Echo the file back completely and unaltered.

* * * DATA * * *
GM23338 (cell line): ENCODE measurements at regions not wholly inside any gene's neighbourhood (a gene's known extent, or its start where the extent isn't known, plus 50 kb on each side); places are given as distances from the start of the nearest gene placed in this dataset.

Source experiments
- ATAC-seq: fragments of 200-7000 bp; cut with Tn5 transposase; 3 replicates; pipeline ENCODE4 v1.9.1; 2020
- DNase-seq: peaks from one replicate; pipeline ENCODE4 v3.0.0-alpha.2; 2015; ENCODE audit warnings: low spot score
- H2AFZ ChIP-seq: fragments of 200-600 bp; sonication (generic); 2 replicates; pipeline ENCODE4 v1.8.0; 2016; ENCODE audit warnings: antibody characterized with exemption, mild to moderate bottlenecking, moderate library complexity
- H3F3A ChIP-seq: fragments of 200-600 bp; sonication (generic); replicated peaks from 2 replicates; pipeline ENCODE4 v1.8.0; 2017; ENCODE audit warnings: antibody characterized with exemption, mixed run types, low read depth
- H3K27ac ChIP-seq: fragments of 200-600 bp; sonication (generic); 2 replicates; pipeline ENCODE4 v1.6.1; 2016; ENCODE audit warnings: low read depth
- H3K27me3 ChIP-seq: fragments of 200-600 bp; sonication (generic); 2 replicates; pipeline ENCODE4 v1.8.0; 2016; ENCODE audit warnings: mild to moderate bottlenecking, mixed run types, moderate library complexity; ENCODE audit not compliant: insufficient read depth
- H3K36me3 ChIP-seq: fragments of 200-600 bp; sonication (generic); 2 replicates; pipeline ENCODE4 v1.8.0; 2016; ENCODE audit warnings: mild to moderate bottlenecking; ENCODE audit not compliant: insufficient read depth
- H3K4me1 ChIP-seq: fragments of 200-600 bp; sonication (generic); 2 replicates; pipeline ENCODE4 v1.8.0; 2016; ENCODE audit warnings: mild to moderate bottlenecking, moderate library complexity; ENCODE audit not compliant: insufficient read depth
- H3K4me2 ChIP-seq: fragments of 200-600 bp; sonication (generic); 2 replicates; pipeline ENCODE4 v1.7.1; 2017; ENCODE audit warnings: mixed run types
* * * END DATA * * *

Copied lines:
GM23338 (cell line): ENCODE measurements at regions not wholly inside any gene's neighbourhood (a gene's known extent, or its start where the extent isn't known, plus 50 kb on each side); places are given as distances from the start of the nearest gene placed in this dataset.

Source experiments
- ATAC-seq: fragments of 200-7000 bp; cut with Tn5 transposase; 3 replicates; pipeline ENCODE4 v1.9.1; 2020
- DNase-seq: peaks from one replicate; pipeline ENCODE4 v3.0.0-alpha.2; 2015; ENCODE audit warnings: low spot score
- H2AFZ ChIP-seq: fragments of 200-600 bp; sonication (generic); 2 replicates; pipeline ENCODE4 v1.8.0; 2016; ENCODE audit warnings: antibody characterized with exemption, mild to moderate bottlenecking, moderate library complexity
- H3F3A ChIP-seq: fragments of 200-600 bp; sonication (generic); replicated peaks from 2 replicates; pipeline ENCODE4 v1.8.0; 2017; ENCODE audit warnings: antibody characterized with exemption, mixed run types, low read depth
- H3K27ac ChIP-seq: fragments of 200-600 bp; sonication (generic); 2 replicates; pipeline ENCODE4 v1.6.1; 2016; ENCODE audit warnings: low read depth
- H3K27me3 ChIP-seq: fragments of 200-600 bp; sonication (generic); 2 replicates; pipeline ENCODE4 v1.8.0; 2016; ENCODE audit warnings: mild to moderate bottlenecking, mixed run types, moderate library complexity; ENCODE audit not compliant: insufficient read depth
- H3K36me3 ChIP-seq: fragments of 200-600 bp; sonication (generic); 2 replicates; pipeline ENCODE4 v1.8.0; 2016; ENCODE audit warnings: mild to moderate bottlenecking; ENCODE audit not compliant: insufficient read depth
- H3K4me1 ChIP-seq: fragments of 200-600 bp; sonication (generic); 2 replicates; pipeline ENCODE4 v1.8.0; 2016; ENCODE audit warnings: mild to moderate bottlenecking, moderate library complexity; ENCODE audit not compliant: insufficient read depth
- H3K4me2 ChIP-seq: fragments of 200-600 bp; sonication (generic); 2 replicates; pipeline ENCODE4 v1.7.1; 2017; ENCODE audit warnings: mixed run types